The age of the six: the last great generation of Rockefellers?

I have talked about two of the most important generations of American tycoons: John D. Rockefeller and Rockefeller Jr. In this post I would like to talk about the third one: the age of the six Rockefellers that followed the decease of their father, Jr., which continued the dynasty and made the family fortune grow in admirable ways.

According to the Rockefeller Archive, John Davison Rockefeller Jr. left six successors, unlike his father. As a result of this, the six brothers were devoted to different areas and activities, diversifying the presence of the family in other fields. After the death of Rockefeller Jr., there was not a family patriarch defined as such, who distributed the inherited wealth. The family worked more as a kind of democratic alliance, in contrast to previous generations.

Abby Rockefeller (1903-1976): was the eldest and the only girl of the six. Unlike them, she kept a very low profile, avoiding public appearances and dedicated primarily to philanthropy. She inherited a property in Bermuda, the Roman Corporation in Beekman Place, and a property of the family estate in Pocantico. She got married three times: in 1925 with David M. Milton, a lawyer, in 1946 with Dr. Irving H. Pardee and in 1953 with Jean Mauzé (1903-1974).

John Davison Rockefeller III (1906-1978): was the second brother and the first son. He studied at the Browning School of the City of New York and the Institute of Loomis, Windsor, Connecticut, in 1925. He then went to Princeton University, where he earned top honors in economy and finished his studies in 1929. He worked as an entrepreneur and philanthropist, focusing more on the second.

Nelson Rockefeller (1908-1979): was the third age of six brothers, and eventually, the best known all of them. He devoted himself to politics, militating in the Republican Party. He became Governor of New York, presidential candidate twice and Vice President of the United States. His political career could only be surpassed by his personal fortune, estimated at about one billion dollars. He arranged his enormous wealth and family prestige to launch his political career. He tragically lost his son Michael Clark Rockefeller in 1961, who disappeared during an ethnographic expedition in New Guinea.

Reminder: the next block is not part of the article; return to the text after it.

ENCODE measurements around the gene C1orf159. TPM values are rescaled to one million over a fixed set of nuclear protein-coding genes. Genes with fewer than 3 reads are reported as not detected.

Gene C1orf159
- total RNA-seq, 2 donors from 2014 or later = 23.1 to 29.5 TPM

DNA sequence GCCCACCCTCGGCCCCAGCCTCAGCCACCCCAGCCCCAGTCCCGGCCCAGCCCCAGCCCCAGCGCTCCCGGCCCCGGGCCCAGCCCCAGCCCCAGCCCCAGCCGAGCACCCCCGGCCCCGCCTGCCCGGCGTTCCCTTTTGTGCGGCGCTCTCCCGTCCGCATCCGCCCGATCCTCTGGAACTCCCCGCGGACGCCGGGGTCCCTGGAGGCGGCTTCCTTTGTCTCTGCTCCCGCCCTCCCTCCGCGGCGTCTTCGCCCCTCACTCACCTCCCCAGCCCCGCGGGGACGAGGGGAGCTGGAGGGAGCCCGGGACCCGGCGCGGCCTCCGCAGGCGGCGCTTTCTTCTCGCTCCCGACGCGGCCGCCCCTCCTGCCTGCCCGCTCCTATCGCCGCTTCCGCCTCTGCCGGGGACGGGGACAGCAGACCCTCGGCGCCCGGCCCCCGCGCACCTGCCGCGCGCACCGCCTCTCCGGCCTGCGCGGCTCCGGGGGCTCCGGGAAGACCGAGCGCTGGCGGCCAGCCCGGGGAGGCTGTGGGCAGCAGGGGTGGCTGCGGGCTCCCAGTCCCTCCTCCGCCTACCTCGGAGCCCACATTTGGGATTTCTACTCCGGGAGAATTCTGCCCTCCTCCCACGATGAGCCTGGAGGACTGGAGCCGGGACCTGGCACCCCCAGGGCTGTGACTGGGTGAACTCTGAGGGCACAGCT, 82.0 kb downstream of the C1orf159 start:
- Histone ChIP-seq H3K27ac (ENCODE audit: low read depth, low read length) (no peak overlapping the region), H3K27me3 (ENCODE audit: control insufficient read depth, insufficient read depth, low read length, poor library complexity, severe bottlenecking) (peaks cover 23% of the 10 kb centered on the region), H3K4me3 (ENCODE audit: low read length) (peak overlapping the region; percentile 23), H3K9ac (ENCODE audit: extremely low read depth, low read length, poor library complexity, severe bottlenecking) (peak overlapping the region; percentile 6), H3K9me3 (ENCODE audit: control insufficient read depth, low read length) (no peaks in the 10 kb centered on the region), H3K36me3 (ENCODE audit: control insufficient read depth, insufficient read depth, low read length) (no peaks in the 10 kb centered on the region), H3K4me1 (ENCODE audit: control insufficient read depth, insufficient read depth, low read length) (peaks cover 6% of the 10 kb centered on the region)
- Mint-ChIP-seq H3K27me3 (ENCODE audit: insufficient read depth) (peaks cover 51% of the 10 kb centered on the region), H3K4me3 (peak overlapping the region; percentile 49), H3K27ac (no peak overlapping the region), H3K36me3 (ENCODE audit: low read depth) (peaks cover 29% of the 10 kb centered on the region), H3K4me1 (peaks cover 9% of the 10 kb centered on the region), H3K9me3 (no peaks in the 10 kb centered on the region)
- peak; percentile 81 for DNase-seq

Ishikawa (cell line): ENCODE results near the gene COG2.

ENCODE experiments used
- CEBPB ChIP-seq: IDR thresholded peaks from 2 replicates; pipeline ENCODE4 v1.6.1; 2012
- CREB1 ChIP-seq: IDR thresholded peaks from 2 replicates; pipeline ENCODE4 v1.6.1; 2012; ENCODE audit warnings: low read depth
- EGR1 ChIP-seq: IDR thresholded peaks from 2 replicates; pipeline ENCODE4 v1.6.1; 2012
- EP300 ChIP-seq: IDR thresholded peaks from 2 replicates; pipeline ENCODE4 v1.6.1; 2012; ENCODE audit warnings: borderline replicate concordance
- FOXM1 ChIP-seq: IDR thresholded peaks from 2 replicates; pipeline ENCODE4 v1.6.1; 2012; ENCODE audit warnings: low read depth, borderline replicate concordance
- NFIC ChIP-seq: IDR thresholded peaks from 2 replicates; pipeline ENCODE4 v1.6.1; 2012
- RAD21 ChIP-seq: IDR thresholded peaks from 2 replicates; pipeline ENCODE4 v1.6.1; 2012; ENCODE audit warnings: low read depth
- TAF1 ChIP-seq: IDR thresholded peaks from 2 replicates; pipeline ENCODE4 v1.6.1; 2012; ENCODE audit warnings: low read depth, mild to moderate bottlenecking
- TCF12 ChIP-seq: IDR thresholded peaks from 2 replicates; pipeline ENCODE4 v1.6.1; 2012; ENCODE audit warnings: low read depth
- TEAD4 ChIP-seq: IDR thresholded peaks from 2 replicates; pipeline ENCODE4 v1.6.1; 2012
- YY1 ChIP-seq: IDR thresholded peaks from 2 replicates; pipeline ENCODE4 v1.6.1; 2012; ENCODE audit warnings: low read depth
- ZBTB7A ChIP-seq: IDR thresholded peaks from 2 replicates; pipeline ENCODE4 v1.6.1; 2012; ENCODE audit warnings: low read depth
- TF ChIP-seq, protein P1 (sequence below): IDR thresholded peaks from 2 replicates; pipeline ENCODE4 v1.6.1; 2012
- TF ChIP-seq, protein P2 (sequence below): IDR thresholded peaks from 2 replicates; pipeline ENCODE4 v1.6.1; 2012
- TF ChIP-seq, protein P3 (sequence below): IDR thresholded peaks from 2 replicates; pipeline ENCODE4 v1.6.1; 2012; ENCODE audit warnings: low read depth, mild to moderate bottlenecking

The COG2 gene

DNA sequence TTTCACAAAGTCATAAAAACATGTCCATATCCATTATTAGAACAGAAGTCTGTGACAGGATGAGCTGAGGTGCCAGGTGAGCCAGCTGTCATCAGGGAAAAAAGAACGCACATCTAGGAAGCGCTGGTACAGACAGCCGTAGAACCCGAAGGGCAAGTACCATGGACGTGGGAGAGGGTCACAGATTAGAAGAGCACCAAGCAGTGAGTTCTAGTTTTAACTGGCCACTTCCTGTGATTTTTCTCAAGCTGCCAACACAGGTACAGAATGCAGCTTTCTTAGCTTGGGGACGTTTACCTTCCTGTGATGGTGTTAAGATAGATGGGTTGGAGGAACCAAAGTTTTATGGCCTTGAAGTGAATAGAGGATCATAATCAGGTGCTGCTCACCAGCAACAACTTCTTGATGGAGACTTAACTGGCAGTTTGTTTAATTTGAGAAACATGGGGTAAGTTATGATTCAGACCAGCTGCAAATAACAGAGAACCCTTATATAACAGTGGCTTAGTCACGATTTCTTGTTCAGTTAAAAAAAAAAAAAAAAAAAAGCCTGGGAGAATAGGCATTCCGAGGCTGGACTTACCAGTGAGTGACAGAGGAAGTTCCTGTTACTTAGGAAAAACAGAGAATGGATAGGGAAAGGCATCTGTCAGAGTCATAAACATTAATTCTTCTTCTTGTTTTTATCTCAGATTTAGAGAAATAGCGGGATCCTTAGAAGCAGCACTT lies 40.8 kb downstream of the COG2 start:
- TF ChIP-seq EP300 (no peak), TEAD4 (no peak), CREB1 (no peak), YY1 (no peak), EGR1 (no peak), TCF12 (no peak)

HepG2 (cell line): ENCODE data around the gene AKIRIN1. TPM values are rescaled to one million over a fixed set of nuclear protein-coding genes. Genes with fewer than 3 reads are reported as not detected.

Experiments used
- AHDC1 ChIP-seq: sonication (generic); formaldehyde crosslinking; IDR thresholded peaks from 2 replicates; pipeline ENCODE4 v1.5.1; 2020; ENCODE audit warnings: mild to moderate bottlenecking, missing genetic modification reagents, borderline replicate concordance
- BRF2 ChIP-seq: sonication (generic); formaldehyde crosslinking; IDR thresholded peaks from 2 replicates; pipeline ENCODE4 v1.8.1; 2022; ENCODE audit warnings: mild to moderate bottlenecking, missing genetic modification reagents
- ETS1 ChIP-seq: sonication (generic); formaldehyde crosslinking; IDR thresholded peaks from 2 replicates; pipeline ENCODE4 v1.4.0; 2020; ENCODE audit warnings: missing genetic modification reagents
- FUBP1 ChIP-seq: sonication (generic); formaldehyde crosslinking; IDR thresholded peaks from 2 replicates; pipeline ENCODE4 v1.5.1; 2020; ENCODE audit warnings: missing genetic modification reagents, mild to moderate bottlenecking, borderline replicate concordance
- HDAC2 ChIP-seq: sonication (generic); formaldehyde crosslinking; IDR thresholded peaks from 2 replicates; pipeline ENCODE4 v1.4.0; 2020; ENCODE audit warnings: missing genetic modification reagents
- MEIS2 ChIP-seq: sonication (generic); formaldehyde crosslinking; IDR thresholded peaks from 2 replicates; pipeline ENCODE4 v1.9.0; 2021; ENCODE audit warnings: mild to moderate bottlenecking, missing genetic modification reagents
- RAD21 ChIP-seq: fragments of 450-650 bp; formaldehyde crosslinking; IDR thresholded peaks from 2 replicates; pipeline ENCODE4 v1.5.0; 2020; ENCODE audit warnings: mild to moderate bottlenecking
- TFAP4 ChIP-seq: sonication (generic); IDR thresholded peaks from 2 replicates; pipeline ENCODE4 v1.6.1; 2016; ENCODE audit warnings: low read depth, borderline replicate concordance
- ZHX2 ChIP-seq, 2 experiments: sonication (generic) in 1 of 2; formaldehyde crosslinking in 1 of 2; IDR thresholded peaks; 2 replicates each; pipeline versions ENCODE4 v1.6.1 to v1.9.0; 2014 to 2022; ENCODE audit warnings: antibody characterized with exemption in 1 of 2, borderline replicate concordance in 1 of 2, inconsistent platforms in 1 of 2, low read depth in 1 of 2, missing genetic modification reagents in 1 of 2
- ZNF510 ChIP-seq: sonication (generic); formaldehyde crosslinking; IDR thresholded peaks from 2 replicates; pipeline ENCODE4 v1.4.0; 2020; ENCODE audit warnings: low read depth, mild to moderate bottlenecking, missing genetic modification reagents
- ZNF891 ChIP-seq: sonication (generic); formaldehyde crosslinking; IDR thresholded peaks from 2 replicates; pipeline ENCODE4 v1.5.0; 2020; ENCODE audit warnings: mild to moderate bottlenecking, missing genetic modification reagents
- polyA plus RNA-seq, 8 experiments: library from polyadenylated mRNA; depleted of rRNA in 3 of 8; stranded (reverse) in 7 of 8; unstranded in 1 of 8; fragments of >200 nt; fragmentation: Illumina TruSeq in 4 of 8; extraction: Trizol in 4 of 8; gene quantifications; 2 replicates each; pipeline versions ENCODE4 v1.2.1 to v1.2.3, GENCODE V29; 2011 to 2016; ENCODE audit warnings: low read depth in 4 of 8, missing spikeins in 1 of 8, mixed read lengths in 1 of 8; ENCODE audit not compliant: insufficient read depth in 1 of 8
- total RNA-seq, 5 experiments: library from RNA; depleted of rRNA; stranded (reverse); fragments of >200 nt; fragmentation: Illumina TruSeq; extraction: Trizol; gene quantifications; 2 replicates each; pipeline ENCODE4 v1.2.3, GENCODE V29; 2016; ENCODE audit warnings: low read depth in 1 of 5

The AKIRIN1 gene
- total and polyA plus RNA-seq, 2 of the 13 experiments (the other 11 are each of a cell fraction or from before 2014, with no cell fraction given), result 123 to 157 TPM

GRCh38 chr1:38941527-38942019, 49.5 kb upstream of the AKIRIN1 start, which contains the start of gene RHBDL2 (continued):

Laurance Rockefeller (1910-2004): was the fourth of six brothers and a financial highlight, investor and philanthropist. His businesses were covered mainly in the stock and financial sector, playing several positions on the New York Stock Exchange. He became a famous man in this area, and a figure of importance in the field of venture capital, who began as a partner with his four brothers and his only sister in 1946. In 1969 the firm became Venrock (contraction of Venture and Rockefeller), which facilitated significant investments initial Intel and Apple Computer.

Rockefeller Center_Rockefellers_american financial titans_patrick dwyer
Image courtesy of Andrea L. “Bowman” at Flickr.com

Winthrop Rockefeller (1912-1973): was the fifth of six brothers, and like his brother Nelson, was devoted to politics, becoming governor of Arkansas. He continued the family tradition of engaging in philanthropy, leaving many foundations and charities, as well as a long list of activities and actions. Among his charities, he promoted scholarships and donations through the “Winthrop Rockefeller Foundation” and the “Winthrop Rockefeller Charitable Trust.” Patrick Dwyer has written about it in the last post of the Rockefeller series.

David Rockefeller (1915) is the sixth and last of the six siblings, and the only one of the Rockefeller brothers who is still alive. He has worked as a banker, businessman and philanthropist. After the death of his brothers, he became the patriarch of the Rockefeller family, conducting business and family projects since then. He has held many important positions, having received multiple awards. His current fortune is estimated at 3.6 billion dollars. He is a member of the famous and controversial Bilderberg Club.

In 1946, David became the first and only banker family member to join the Chase National Bank (the “Rockefeller Bank”), and one of his uncles (Winthrop Aldrich) as president. Chase National changed its name later: Chase Manhattan Bank, back in 1955, and today is known as JP Morgan Chase & Co. David have risen hierarchic rosters, although he never made loans to become president. However, he was president and chief executive of Chase Manhattan from 1969 to 1980, and chairman until 1981. He was also the only major individual shareholder of the bank, with 1.7% of its shares.

In 1960, together with other entrepreneurs, they formed the Chase International Advisory Committee (International Advisory Board), which in 2005 had 28 respected businessmen from 19 nations around the world, many of whom were friends of David himself. He was chairman of this committee until 1999, when he left office. Following the merger with J.P. Morgan, this committee took the name International Council, and some of its most outstanding members are Kissinger, Riley P. Bechtel, Andre Desmarais and George Shultz, the current president.

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